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In a Javascript function, are you required to define nested functions as function expressions or are function declarations allowed in a function body? For example, would something like this be compliant?

function a() {
    function b() {
        function c() {
            window.alert(3);
        }
        window.alert(2);
    }
    window.alert(1);
}

Or would you have to do something like this?

function a() {
    var b = function () {
        var c = function () {
            window.alert(3);
        }
        window.alert(2);
    }
    window.alert(1);
}

The ECMAScript specification says that:

Several widely used implementations of ECMAScript are known to support the use of FunctionDeclaration as a Statement. However there are significant and irreconcilable variations among the implementations in the semantics applied to such FunctionDeclarations. Because of these irreconcilable differences, the use of a FunctionDeclaration as a Statement results in code that is not reliably portable among implementations. It is recommended that ECMAScript implementations either disallow this usage of FunctionDeclaration or issue a warning when such a usage is encountered. Future editions of ECMAScript may define alternative portable means for declaring functions in a Statement context.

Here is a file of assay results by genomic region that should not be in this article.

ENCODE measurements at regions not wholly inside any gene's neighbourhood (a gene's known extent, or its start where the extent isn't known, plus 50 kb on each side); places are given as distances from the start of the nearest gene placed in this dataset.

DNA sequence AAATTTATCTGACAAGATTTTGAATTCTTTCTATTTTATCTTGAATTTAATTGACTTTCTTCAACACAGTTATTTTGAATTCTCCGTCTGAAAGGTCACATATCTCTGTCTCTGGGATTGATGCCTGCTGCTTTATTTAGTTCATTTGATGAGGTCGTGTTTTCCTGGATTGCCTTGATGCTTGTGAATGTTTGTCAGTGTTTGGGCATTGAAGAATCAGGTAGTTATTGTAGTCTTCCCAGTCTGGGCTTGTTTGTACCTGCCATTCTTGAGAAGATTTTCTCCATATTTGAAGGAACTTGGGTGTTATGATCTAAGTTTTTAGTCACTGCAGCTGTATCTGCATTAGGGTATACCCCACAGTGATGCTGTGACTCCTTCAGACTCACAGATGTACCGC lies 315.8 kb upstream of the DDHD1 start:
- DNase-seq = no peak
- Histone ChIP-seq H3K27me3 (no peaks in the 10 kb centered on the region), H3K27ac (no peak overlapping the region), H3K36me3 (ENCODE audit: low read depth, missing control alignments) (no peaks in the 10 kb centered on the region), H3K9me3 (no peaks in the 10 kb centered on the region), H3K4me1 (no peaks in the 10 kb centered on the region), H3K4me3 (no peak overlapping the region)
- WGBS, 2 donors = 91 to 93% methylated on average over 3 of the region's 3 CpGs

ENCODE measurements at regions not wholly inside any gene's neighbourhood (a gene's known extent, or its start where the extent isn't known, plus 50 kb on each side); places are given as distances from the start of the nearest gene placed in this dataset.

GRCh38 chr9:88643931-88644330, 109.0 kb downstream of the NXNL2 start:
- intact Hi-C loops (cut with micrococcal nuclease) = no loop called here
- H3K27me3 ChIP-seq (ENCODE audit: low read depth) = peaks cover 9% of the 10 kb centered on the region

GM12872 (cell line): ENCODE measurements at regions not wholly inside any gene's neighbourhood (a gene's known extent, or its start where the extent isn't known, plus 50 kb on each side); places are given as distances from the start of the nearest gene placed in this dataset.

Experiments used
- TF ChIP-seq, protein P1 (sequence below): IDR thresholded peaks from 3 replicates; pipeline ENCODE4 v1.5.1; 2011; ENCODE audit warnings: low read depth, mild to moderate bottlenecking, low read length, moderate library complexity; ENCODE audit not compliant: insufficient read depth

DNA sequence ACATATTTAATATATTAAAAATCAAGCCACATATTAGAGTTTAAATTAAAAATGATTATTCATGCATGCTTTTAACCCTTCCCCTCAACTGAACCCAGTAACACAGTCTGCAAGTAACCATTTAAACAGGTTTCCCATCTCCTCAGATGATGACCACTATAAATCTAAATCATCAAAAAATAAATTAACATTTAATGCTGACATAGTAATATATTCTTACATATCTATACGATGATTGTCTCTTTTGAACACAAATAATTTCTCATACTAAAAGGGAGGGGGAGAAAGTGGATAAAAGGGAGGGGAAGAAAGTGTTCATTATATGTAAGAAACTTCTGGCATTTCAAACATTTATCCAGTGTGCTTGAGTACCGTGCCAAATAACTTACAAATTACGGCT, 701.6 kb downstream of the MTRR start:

Does this mean that a function declaration in a function body is technically incorrect, or have I got this completely wrong? I've heard people refer to the body as a block, which according to the standard is a statement containing one or more statements, but I'm not sure.

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2  
I'm not sure what the standard is, seems a bit confusing, but honestly I've never had problems nesting function declarations in IE8+ and all other browsers. –  elclanrs Feb 15 '13 at 7:47
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1 Answer

up vote 5 down vote accepted

FunctionDeclaration's are certainly allowed in function body, and there are no bugs I'm aware of.

It's all pretty clear once you look at ES5 production rules

FunctionBody
  SourceElements (opt)

SourceElements
  SourceElement
  SourceElements SourceElement

SourceElement
  Statement
  FunctionDeclaration

In other words, function body includes source elements, and source element is either a Statement or a FunctionDeclaration. Hence FunctionDeclaration can be part of a function body.

The clause you mentioned about "... implementations of ECMAScript ... known to support the use of FunctionDeclaration as a Statement" refers to using FunctionDeclaration as a Statement, but not directly in function body. It's referring to cases like:

if (...) {
  function f () {}
}

That is a non-standardized behavior. Check out more on these function statements.

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Wow - Kangax - cool. Do I remember correctly seeing something on the ES.next page about actually making block-level function declarations like this part of the language spec? –  Adam Rackis Feb 15 '13 at 16:09
    
Yeah, I think they're trying to standardize this. IIRC there's also been some changes in latest engines under strict mode. –  kangax Feb 15 '13 at 20:09
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